Barcode Scan Mode

The app features bulk barcode scanning for quickly adding games to your collection, powerful filtering and sorting options, themes, customizable item views, and more. What I like most about it is the simple interface. It has a tab bar along the bottom for switching between your games view, your wishlist, the app’s eBay marketplace, and settings, which is vastly superior to the clunky hamburger menus found in other apps. Although, you’ll want to hide the ”Collectors tab” in settings, which just lists other apps by the developer.

Adding games to your collection is a snap with the bulk barcode scanner. I was able to add most of the games in my collection in just a few minutes. It can be a little tricky to find the right game with the text-based database search option. Often you’ll find multiple instances of the same game and you’ll have to tap into each one to find the right match. Luckily, you can edit any of the fields associated with a game to better fit your copy before or after adding it to your collection.

Once you have your games tab populated with your collection, you can filter and sort the items through the menu in the top left. I often use this to show games from a specific console and sort those based on release date or IGN rating. This is something that’s often difficult or impossible to do in other apps within this category.

In the app’s settings you can customize what gets displayed alongside the game cover and title when in list view. I have mine set to display the game’s IGN score, genre, and release date, but you could set it to display the publisher, platform, number of players, storage location, or any of a number of other options.

The app has the option to display your collection in a grid view, but it uses a Delicious Library-style wooden shelf background and there’s no option to change it. Viewing my games in a grid was my preferred view in competing apps, but I just can’t get past the wooden shelves — it feels so unbearably dated when compared to other apps on my iPhone.

Video Game Cover Wall

You can also view your games in a coverflow-style grid. But it’s only available in landscape and because of that, might as well not even exist. The only time I ever hold my phone in landscape is when I’m watching video and I don’t expect that will change anytime soon.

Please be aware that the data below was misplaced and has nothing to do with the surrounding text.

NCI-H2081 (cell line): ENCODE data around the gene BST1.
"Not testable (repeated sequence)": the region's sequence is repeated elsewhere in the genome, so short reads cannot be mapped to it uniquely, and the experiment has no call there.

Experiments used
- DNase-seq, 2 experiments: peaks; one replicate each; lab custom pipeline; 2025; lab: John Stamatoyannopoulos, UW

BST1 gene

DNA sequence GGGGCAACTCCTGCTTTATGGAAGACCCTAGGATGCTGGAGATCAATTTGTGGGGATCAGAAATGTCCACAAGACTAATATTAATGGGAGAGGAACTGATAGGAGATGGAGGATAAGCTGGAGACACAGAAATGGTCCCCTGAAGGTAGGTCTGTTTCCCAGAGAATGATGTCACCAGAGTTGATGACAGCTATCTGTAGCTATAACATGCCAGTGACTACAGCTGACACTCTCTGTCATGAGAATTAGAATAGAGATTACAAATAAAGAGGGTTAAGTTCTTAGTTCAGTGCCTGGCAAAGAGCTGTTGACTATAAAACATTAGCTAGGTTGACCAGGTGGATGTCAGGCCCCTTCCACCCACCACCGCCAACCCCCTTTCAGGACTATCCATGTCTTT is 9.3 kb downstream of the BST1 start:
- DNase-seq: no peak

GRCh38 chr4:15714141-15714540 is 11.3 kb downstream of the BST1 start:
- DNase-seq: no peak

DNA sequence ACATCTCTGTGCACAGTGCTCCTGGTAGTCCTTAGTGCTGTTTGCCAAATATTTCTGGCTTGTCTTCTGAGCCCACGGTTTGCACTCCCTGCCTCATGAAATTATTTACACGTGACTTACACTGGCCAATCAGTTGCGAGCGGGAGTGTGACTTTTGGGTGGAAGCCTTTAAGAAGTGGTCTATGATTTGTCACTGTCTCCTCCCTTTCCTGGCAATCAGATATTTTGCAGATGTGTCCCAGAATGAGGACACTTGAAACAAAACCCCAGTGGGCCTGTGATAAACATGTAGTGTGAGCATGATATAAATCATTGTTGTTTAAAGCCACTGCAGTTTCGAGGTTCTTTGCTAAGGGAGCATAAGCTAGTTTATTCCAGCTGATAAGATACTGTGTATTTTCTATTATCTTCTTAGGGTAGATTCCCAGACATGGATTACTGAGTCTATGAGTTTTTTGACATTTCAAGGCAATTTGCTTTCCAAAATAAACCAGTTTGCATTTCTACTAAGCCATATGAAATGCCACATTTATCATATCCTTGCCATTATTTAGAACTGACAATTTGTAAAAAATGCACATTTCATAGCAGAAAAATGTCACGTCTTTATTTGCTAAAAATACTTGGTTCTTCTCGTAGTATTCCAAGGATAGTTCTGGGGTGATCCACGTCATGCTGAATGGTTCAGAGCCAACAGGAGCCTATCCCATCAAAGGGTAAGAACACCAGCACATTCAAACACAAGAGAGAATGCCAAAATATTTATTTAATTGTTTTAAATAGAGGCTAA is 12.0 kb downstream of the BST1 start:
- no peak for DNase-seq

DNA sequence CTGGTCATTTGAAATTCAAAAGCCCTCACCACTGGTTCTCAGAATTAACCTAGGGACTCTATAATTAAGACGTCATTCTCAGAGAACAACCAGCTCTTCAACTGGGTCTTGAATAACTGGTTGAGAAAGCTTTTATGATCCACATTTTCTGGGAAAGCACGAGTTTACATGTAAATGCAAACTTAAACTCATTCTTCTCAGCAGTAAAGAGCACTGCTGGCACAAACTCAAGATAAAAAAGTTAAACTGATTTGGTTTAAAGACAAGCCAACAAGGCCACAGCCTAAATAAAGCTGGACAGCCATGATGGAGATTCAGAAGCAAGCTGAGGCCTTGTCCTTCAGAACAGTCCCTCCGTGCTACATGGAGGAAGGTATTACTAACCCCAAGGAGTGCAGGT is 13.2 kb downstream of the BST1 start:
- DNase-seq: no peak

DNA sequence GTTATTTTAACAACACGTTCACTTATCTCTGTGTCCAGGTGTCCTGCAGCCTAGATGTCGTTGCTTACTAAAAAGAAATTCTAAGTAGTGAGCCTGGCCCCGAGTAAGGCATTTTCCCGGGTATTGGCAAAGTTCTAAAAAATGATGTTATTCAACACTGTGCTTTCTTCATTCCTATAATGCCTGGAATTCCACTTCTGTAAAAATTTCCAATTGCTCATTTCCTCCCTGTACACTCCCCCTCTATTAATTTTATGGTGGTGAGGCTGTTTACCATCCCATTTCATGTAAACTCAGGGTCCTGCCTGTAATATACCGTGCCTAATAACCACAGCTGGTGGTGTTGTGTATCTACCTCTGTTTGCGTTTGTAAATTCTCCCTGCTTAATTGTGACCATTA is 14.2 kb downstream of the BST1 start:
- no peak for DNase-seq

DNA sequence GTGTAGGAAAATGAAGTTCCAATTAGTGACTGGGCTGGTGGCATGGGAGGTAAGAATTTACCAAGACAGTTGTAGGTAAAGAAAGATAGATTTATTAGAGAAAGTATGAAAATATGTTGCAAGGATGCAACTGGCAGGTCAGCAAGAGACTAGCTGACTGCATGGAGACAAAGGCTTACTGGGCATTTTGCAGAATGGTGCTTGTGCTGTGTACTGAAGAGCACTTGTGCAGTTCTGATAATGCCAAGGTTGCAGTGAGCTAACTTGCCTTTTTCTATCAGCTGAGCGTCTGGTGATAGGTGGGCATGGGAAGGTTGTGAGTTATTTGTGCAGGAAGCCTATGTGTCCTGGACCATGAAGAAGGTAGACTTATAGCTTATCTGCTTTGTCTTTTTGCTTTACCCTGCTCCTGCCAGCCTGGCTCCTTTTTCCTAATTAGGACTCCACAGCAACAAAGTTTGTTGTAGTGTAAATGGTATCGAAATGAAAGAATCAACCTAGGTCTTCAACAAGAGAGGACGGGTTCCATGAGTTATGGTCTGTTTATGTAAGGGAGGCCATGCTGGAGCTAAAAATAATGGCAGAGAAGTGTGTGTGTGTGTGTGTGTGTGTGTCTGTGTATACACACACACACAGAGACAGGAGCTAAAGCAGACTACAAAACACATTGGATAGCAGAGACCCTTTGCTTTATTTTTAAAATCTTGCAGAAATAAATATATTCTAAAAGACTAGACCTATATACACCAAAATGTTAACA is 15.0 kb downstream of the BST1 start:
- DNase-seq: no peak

That covers the basic features of the app and what I expect most users will actually use. But it is worth noting that Video Games has the ability to import your collection from Collectorz or Delicious Library and it offers export options in a few different formats. This makes it fairly easy to jump to another app if this one doesn’t fit your needs.

The app also features a marketplace tab, which appears to be a simple front end for searching eBay through the developer’s affiliate link. I haven’t used it for purchasing games and don’t expect I ever will. I prefer to purchase games from local thrift stores or online storefronts that specialize in retro games, like Lukie Games. But if you’re looking for a way to help support the developer and pickup some new games in the process, the marketplace could be useful for you.

Video Games by iCollect has its quirks, but its the best app I’ve found for keeping track of my video game collection. I can add new games to my wishlist with ease and reference the app while browsing local stores for new titles. The barcode scanner makes adding new games to my collection a breeze and I love the ability to filter and sort my library based on release date, IGN score, and platform. If you collect retro (or modern) video games, I recommend giving this app a try.

Edit for iOS


—June 15, 2018

watchOS 5


—June 5, 2018

iOS 12


—June 4, 2018

On iCloud Backups


—June 1, 2018

iOS 12 Wishlist


—May 21, 2018